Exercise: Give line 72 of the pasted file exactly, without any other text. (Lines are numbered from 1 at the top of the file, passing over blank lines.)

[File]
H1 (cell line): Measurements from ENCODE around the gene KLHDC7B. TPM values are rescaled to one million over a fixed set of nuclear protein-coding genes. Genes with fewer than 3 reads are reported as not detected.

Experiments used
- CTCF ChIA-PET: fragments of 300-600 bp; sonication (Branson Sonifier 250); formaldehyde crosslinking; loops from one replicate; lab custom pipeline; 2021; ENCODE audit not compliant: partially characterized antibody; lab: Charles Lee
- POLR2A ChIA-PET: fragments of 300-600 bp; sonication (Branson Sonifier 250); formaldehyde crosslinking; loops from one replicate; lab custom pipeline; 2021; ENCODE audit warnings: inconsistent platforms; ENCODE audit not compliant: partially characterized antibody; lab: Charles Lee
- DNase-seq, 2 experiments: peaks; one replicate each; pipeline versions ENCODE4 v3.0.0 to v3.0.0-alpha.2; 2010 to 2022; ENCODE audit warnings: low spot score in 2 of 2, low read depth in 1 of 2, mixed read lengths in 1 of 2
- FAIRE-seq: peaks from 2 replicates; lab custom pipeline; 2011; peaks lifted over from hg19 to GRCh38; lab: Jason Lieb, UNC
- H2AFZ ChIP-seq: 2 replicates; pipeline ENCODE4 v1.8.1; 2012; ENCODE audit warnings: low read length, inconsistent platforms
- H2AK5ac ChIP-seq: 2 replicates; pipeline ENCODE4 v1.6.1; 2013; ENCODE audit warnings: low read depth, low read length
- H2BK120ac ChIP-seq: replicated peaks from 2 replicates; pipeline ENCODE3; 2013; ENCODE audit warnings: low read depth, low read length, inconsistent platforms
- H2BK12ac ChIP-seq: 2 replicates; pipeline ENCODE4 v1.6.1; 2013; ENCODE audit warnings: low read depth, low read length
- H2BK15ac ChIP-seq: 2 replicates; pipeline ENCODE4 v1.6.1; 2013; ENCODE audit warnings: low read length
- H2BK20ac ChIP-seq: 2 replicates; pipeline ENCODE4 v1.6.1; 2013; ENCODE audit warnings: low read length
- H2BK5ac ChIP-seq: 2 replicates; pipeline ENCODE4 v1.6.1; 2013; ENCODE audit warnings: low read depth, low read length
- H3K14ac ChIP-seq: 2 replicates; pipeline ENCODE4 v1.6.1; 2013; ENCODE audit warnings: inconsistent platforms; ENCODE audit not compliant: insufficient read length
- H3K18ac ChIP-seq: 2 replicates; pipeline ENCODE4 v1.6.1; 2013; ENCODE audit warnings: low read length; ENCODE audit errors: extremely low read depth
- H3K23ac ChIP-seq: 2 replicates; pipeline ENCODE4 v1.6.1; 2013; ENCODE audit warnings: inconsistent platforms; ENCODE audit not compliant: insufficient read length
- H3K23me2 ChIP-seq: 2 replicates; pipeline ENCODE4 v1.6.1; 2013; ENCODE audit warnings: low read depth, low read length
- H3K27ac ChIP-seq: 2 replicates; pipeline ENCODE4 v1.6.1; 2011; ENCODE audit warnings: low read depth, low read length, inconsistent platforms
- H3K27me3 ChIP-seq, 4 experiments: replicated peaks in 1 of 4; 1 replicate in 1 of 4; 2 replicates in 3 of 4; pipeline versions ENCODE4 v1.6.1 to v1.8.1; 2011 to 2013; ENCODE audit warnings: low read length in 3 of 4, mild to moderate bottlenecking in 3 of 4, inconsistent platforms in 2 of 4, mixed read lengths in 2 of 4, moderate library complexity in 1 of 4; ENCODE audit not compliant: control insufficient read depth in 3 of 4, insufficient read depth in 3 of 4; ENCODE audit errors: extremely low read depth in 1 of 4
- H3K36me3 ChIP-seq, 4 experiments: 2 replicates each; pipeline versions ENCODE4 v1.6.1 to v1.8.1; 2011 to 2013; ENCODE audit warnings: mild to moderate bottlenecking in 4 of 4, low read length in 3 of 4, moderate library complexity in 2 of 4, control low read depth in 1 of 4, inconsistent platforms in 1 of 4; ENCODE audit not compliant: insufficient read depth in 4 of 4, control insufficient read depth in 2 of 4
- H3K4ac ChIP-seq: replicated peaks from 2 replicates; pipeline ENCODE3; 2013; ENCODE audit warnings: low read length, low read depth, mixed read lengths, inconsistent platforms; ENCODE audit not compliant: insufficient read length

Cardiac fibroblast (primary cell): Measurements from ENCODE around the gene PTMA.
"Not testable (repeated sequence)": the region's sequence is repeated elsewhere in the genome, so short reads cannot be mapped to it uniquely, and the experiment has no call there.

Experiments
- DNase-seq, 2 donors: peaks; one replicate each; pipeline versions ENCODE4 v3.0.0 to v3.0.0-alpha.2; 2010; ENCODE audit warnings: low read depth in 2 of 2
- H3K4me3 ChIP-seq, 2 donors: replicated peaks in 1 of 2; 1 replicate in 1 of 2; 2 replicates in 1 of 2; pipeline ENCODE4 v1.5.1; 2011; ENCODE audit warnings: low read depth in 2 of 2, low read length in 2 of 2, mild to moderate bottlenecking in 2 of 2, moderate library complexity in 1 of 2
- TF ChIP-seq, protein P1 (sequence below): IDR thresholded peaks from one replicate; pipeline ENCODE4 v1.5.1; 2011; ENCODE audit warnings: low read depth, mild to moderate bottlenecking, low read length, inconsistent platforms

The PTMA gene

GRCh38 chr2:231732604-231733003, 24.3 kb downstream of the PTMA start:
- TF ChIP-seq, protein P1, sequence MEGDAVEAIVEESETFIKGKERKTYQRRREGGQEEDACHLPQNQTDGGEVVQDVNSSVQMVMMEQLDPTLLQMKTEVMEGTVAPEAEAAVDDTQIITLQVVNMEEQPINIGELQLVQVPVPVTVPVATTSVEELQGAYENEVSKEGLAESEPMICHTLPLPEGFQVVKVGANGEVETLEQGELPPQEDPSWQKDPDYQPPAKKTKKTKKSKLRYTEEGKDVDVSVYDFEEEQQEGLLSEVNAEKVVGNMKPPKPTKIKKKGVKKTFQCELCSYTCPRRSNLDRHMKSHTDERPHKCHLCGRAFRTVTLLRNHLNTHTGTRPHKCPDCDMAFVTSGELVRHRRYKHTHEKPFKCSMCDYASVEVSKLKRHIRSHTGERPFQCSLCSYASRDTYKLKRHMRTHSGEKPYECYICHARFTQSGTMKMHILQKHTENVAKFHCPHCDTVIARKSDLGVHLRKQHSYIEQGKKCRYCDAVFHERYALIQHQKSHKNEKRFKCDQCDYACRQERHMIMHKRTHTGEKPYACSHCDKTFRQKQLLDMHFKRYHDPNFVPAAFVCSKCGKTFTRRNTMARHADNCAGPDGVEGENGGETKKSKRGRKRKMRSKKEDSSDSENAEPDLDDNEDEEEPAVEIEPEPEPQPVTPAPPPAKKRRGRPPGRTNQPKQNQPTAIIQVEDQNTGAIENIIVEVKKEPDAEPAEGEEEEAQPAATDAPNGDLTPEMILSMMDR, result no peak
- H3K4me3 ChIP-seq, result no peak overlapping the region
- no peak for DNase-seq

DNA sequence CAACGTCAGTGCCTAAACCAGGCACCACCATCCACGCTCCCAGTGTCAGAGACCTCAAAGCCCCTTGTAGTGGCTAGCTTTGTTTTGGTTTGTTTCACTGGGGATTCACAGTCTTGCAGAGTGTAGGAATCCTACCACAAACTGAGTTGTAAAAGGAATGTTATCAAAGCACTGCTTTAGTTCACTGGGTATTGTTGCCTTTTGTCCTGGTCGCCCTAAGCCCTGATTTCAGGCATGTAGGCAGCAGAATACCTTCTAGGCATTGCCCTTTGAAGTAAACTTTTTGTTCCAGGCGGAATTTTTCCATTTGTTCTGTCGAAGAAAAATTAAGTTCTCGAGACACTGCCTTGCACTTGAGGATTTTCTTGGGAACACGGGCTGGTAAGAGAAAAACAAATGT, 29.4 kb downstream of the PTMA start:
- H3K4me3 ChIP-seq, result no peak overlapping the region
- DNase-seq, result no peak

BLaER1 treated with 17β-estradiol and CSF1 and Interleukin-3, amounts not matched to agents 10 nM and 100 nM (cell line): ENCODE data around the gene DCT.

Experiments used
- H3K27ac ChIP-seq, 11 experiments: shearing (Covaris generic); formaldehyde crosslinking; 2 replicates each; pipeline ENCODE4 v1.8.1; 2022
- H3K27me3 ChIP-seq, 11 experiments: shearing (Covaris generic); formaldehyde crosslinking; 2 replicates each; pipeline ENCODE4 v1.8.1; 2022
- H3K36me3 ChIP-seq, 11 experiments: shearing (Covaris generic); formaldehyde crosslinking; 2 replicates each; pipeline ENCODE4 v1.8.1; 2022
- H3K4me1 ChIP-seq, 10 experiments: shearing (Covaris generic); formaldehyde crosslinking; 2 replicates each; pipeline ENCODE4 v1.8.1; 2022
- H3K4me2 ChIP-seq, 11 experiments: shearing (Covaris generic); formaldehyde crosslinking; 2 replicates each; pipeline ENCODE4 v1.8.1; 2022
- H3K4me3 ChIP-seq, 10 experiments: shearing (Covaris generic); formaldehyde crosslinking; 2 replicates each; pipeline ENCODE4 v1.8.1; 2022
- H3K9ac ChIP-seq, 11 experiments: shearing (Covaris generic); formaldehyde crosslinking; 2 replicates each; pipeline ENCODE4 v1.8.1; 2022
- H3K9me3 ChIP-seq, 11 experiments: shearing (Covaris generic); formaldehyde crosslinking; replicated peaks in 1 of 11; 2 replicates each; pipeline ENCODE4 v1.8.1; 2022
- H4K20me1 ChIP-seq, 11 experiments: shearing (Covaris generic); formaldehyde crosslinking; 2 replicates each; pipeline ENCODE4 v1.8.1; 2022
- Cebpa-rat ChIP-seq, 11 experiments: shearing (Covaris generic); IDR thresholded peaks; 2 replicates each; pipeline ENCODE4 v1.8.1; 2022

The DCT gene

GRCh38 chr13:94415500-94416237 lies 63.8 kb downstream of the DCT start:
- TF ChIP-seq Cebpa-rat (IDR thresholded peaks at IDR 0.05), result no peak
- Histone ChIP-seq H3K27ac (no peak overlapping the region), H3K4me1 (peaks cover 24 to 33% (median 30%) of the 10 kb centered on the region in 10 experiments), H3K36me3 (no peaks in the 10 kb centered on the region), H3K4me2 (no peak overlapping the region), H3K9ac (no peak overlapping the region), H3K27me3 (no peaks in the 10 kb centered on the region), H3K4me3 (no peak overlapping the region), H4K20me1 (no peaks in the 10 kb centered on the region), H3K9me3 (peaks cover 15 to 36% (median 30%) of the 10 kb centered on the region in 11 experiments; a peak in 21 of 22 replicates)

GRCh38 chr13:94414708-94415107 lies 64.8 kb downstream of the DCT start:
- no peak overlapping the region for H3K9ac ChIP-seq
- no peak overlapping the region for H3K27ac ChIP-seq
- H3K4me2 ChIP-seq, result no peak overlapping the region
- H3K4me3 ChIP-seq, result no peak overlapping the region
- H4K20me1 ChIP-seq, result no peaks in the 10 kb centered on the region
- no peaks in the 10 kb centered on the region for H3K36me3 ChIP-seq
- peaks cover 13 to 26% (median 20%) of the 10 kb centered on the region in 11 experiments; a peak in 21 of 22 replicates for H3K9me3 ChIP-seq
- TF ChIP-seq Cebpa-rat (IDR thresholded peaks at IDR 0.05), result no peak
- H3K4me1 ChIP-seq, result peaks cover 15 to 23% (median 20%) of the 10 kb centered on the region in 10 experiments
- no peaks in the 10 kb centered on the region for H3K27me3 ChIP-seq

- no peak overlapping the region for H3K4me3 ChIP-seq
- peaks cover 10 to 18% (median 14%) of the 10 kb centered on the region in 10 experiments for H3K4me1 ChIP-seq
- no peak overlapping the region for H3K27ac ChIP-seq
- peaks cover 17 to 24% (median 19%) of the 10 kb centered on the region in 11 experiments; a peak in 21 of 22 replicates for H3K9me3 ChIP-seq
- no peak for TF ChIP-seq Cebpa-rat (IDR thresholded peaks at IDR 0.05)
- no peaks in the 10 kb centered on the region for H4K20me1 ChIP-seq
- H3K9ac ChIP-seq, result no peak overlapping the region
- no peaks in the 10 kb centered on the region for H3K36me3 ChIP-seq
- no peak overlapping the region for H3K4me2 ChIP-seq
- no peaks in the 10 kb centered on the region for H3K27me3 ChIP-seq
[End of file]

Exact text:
- no peaks in the 10 kb centered on the region for H3K27me3 ChIP-seq